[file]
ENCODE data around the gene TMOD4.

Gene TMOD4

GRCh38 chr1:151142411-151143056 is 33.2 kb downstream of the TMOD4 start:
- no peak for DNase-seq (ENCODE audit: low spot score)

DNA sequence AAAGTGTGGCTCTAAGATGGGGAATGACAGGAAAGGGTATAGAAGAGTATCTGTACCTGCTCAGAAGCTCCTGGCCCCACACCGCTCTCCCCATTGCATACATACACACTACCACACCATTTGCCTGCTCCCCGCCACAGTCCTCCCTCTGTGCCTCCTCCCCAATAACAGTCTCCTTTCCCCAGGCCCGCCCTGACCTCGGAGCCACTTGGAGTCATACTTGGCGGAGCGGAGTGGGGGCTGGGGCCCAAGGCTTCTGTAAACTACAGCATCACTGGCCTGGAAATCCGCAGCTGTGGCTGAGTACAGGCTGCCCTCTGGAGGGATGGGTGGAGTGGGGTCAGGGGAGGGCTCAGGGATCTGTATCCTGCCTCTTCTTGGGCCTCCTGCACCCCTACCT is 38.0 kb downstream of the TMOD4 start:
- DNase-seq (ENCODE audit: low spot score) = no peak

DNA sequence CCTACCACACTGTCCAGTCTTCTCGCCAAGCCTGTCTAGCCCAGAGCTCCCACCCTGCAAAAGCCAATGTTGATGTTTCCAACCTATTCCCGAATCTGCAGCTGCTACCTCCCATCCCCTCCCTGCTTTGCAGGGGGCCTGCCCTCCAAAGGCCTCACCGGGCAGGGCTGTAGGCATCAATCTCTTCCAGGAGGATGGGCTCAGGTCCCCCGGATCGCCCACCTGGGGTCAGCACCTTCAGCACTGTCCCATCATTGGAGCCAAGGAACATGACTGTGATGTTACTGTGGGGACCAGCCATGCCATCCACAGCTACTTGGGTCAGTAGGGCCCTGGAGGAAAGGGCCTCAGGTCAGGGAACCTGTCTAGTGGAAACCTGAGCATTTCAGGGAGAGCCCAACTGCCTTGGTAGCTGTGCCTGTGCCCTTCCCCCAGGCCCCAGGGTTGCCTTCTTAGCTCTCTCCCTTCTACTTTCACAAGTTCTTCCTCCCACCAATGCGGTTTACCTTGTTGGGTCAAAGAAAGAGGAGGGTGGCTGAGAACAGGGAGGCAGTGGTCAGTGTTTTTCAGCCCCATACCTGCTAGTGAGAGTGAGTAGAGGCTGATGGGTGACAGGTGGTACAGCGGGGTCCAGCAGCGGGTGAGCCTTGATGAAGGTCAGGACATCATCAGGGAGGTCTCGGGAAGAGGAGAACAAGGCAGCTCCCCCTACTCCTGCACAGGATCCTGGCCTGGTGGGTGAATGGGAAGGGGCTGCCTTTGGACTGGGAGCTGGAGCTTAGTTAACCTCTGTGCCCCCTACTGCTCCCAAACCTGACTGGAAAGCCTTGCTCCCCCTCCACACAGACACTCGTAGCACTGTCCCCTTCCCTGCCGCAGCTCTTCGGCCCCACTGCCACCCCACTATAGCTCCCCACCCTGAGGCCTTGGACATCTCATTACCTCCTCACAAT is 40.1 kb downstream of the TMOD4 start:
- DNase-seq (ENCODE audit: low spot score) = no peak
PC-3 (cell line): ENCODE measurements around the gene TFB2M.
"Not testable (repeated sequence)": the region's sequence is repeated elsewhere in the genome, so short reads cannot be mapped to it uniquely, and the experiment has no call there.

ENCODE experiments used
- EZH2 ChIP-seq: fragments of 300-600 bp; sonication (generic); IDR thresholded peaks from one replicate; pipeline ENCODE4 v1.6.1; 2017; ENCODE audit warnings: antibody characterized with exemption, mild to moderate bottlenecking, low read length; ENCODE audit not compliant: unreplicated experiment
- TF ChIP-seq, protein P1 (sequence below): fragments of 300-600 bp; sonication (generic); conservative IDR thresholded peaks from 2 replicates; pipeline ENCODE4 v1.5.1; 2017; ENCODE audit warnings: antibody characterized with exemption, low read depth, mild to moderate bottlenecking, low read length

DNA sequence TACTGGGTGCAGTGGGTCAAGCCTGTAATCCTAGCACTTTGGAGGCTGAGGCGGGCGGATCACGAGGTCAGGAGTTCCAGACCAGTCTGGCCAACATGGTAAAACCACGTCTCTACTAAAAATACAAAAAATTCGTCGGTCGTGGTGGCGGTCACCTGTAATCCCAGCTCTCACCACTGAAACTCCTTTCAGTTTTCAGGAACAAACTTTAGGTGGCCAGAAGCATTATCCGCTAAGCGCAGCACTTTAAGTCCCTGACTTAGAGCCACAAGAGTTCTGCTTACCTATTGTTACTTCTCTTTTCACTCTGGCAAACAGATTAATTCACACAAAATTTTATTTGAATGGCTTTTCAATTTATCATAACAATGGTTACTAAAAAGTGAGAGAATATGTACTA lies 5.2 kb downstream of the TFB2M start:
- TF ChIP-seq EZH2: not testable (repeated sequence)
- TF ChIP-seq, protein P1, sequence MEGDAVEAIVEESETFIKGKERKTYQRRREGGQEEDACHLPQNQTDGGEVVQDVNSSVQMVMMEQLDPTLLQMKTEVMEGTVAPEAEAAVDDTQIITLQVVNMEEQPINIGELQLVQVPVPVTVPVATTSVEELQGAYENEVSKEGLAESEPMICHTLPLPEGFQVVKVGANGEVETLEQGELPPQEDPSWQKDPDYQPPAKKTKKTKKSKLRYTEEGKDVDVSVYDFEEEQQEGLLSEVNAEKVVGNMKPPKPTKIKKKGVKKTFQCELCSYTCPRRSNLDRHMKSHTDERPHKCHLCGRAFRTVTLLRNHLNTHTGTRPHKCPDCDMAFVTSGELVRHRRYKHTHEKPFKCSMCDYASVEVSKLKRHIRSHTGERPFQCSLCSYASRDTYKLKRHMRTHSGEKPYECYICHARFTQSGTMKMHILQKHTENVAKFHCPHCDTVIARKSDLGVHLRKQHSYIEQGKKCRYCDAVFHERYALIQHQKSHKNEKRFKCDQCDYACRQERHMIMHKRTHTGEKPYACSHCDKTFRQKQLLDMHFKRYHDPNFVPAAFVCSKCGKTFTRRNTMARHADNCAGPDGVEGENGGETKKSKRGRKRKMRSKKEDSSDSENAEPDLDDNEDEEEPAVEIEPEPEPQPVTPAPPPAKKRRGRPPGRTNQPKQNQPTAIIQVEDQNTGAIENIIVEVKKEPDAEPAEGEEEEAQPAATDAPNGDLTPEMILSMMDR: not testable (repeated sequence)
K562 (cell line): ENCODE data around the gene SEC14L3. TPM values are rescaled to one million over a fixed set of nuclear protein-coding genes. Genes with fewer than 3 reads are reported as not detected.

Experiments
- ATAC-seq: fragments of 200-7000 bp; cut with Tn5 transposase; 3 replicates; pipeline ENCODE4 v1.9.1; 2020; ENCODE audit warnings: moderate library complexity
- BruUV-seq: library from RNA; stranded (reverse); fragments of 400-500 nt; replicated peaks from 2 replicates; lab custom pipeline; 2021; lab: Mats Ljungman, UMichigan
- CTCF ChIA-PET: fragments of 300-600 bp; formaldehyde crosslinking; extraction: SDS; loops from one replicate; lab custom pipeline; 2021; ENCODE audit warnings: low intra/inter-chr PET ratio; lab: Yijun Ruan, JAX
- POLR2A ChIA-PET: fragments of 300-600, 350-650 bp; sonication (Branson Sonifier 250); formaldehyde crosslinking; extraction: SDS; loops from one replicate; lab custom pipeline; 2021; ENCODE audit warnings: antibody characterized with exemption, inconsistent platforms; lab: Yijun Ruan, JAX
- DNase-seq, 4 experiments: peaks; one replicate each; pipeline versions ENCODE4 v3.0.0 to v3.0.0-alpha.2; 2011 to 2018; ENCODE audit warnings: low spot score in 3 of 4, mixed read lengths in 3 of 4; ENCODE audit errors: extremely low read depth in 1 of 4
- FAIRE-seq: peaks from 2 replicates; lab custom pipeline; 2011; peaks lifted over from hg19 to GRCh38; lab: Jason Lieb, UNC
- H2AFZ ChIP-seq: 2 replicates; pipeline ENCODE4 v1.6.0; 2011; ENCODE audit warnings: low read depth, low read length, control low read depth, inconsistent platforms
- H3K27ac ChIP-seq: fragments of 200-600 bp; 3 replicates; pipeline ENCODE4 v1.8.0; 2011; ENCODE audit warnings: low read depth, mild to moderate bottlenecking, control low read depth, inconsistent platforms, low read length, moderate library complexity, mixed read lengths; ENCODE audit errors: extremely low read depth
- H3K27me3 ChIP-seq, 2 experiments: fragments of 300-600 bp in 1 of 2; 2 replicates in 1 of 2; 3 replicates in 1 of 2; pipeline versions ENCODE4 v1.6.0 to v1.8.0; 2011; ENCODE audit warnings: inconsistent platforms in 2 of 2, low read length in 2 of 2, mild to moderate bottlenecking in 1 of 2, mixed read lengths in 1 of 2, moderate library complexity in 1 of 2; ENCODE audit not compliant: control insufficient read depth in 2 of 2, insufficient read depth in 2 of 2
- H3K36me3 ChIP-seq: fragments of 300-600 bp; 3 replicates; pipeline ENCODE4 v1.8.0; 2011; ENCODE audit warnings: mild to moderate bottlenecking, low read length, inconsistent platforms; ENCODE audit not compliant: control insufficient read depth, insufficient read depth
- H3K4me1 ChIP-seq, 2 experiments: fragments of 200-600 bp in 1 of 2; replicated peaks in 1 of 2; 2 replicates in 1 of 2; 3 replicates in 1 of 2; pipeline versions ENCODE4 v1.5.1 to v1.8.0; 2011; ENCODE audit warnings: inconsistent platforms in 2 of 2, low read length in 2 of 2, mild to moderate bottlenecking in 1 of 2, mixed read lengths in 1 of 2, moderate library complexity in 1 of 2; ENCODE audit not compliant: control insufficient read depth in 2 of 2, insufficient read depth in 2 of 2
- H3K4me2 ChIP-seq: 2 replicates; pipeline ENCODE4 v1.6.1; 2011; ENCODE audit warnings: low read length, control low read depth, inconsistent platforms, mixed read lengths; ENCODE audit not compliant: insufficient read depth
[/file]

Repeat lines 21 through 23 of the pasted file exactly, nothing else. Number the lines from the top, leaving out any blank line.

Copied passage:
- CTCF ChIA-PET: fragments of 300-600 bp; formaldehyde crosslinking; extraction: SDS; loops from one replicate; lab custom pipeline; 2021; ENCODE audit warnings: low intra/inter-chr PET ratio; lab: Yijun Ruan, JAX
- POLR2A ChIA-PET: fragments of 300-600, 350-650 bp; sonication (Branson Sonifier 250); formaldehyde crosslinking; extraction: SDS; loops from one replicate; lab custom pipeline; 2021; ENCODE audit warnings: antibody characterized with exemption, inconsistent platforms; lab: Yijun Ruan, JAX
- DNase-seq, 4 experiments: peaks; one replicate each; pipeline versions ENCODE4 v3.0.0 to v3.0.0-alpha.2; 2011 to 2018; ENCODE audit warnings: low spot score in 3 of 4, mixed read lengths in 3 of 4; ENCODE audit errors: extremely low read depth in 1 of 4